Although The Growing Season is a gutsy success story, it’s never over the top. Frey relates everything in the same matter-of-fact tone, even when she’s describing something that doesn’t reflect well on her ... It would have been so easy for Frey to sand off the rough edges, to buff this story into something shiny and sparkly. She refused — and I admire her for that.
The author adds some of her thoughts on what it’s like to be a modern farmer, which are sometimes hilarious and often endearing. She has the inimitable quality of appearing not as someone who accomplished so much at such a young age but rather a person readers will enjoy getting to know, chapter by chapter ... Frey brings a breath of fresh air to both the personal memoir genre and the business world. Her writing is crisp and her personality winning. A must-read.
Frey is a woman with a potent sense of self and an unmatched ability for inventing and selling herself in a business world often skeptical of or hostile to women, especially those without pedigree or connections ... her story is really about her parents and her four older brothers and it is plenty moving and inspiring, without her overselling the complications ... Her memoir is often like this, both fascinating and frustrating ... Frey’s early years are riveting, without a trace of poverty porn or self-pity on the author’s part ... Those scenes are intensely memorable and make up for Frey often coming at the warped family dynamics sideways — especially the emotional and financial tensions between her parents ... vagueness diverts attention from a powerful narrative about a father losing control of the family over which he reigned ... Unfortunately, for much of the second half of the book Frey sidelines the shifting dynamic between her and her parents. There are other gaps in the story of how she builds her business from a girl and a truck to a company making deals with farmers and stores all over the country, including major chains like Walmart and Lowes. Yet the book maintains a delightful momentum, as she gets her brothers into the new family business, while defying stereotypes and staying true to herself and never losing sight of her mission.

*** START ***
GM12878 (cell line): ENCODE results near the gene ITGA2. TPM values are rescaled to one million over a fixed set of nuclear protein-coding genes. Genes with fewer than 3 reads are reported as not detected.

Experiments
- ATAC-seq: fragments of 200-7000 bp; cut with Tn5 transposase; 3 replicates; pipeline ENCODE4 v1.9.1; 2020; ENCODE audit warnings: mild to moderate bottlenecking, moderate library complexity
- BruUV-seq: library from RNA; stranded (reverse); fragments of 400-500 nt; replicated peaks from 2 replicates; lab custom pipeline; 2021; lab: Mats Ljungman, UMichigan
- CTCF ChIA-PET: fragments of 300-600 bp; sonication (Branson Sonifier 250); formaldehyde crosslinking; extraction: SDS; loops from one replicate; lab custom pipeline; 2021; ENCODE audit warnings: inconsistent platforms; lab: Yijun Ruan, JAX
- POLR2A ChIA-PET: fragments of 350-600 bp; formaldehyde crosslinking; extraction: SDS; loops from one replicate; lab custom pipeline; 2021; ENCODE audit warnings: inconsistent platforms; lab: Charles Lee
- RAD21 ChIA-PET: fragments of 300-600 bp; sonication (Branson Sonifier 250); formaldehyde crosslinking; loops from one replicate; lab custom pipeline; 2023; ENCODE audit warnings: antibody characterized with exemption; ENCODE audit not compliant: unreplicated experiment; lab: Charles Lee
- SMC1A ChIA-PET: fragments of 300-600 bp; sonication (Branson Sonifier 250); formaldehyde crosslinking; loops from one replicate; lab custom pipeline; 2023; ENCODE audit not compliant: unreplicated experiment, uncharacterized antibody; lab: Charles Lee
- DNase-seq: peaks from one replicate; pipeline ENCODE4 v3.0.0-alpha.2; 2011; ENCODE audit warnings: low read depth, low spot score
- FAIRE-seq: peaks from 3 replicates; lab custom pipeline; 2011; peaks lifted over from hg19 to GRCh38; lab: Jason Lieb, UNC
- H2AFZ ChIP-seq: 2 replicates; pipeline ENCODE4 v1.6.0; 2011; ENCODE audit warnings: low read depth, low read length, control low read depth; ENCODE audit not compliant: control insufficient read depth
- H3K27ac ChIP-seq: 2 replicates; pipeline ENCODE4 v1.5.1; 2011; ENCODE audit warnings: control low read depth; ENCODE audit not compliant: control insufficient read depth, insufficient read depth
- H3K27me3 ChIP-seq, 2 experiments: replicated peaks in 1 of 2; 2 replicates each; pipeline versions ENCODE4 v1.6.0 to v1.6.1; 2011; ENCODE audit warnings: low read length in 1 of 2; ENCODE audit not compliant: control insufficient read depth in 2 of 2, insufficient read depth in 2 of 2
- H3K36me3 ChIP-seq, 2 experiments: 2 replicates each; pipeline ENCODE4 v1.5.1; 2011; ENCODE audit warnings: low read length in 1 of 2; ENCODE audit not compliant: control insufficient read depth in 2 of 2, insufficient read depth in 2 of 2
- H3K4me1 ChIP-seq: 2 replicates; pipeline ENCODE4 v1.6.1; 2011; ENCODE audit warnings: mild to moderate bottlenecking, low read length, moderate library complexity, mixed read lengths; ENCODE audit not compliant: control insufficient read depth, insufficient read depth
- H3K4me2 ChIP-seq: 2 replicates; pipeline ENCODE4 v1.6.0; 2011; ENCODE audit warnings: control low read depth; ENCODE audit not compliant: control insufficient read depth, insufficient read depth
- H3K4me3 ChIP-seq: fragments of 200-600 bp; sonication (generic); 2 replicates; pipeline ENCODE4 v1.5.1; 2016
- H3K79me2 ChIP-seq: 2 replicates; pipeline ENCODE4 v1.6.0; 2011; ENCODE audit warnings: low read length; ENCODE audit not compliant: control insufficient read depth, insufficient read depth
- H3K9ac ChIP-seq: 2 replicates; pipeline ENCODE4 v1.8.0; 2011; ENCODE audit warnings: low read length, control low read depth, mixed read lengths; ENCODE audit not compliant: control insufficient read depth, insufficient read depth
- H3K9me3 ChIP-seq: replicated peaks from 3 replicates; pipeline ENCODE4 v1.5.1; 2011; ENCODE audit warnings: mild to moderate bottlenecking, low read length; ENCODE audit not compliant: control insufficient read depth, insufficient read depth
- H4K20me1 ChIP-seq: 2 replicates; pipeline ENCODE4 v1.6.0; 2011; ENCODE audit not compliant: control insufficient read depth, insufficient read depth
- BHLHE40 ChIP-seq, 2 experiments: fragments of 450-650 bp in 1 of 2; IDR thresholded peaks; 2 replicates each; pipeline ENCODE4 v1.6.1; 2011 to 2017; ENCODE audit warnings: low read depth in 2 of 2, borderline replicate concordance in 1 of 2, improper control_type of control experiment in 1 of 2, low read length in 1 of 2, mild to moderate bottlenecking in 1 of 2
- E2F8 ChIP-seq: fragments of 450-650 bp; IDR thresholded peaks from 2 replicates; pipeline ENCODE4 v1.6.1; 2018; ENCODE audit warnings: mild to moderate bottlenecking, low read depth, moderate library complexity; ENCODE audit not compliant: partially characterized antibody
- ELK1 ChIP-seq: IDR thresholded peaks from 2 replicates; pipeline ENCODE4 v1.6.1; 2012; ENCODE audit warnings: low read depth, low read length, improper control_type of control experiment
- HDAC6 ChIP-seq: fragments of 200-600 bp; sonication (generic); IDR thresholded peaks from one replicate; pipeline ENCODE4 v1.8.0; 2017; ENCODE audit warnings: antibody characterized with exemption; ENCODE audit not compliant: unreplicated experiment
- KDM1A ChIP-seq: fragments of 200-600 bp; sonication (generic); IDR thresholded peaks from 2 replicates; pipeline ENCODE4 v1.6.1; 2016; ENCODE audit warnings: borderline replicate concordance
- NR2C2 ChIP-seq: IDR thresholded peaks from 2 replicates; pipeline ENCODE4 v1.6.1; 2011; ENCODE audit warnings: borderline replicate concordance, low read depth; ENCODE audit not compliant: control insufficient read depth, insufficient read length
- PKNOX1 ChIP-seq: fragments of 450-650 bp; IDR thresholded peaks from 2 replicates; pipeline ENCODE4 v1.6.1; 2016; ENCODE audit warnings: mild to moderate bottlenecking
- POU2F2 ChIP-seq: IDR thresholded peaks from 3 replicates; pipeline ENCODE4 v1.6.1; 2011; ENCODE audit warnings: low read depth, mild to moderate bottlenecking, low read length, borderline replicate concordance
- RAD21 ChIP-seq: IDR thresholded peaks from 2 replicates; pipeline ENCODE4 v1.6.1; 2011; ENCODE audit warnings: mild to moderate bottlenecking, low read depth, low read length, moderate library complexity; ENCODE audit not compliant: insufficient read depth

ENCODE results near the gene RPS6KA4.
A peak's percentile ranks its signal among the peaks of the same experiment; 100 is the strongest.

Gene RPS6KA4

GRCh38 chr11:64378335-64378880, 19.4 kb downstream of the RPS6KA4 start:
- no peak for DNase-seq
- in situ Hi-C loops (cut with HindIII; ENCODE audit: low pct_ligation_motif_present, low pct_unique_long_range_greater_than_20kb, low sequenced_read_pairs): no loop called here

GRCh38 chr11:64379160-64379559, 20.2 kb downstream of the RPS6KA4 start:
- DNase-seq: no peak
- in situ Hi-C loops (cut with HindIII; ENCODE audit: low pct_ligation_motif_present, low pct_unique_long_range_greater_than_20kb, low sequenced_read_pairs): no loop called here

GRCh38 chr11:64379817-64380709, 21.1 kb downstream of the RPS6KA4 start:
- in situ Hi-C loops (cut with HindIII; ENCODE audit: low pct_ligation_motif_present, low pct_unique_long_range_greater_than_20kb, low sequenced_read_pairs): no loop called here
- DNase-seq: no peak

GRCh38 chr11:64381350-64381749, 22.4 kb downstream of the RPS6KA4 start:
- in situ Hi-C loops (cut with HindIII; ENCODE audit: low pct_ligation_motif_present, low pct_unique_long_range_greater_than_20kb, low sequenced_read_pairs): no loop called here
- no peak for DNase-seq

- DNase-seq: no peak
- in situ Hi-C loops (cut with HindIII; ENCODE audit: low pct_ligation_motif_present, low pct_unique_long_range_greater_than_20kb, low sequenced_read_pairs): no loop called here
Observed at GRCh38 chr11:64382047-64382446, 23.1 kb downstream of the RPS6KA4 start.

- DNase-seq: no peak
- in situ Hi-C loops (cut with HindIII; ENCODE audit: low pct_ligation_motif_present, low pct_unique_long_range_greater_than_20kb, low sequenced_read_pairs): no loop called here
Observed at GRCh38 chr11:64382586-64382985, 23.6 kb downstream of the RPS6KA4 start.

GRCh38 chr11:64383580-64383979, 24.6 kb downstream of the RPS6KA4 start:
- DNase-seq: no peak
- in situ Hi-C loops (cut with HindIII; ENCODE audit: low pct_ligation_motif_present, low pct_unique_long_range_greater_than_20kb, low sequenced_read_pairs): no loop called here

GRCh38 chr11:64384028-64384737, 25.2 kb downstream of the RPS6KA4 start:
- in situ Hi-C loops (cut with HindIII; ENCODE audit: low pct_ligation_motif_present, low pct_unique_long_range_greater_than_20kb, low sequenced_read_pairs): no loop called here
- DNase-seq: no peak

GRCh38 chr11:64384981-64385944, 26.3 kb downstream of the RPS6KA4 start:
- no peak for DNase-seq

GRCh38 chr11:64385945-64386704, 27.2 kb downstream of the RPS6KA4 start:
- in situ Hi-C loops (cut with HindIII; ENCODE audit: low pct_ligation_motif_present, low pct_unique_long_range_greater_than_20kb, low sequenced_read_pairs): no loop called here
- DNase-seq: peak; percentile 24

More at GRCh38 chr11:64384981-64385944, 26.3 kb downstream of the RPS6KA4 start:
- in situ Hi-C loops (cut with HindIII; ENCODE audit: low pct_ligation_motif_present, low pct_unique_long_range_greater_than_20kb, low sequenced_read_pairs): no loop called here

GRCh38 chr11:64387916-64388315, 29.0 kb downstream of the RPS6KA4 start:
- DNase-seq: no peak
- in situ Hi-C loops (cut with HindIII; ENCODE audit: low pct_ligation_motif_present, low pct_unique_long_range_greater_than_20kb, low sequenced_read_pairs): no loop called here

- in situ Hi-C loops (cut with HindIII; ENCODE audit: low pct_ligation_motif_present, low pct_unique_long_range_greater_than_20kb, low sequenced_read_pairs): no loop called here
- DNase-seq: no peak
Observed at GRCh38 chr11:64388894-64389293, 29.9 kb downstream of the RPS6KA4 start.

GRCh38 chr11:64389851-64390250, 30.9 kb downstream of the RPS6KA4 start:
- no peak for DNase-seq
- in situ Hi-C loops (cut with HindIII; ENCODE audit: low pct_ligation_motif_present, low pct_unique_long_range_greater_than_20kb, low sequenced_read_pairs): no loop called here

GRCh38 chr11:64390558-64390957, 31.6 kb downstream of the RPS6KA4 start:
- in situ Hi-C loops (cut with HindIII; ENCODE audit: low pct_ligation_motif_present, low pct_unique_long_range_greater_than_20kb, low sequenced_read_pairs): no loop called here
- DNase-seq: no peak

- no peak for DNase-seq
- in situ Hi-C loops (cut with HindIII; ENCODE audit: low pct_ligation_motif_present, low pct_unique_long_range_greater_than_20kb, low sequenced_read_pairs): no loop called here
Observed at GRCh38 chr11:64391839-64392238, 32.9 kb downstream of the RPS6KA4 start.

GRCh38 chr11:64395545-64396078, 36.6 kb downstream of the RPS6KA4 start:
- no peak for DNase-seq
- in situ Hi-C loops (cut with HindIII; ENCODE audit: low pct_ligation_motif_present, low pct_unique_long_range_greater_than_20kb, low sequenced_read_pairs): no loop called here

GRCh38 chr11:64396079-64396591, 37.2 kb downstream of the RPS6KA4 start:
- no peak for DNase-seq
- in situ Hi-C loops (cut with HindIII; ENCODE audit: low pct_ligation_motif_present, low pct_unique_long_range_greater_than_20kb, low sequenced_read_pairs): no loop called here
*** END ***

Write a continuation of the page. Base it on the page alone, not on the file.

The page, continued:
The author and her brothers learned to be tough at a young age, but she doesn’t relate her circumstances in anything less than a matter-of-fact, frequently enthusiastic voice, making the narrative move along in a highly engrossing manner ... With earnest, effective storytelling, Frey demonstrates her character: 'impatient, driven, restless, and at time obsessive'—and highly successful ... A heart-gladdening memoir of a rare triumph over poverty.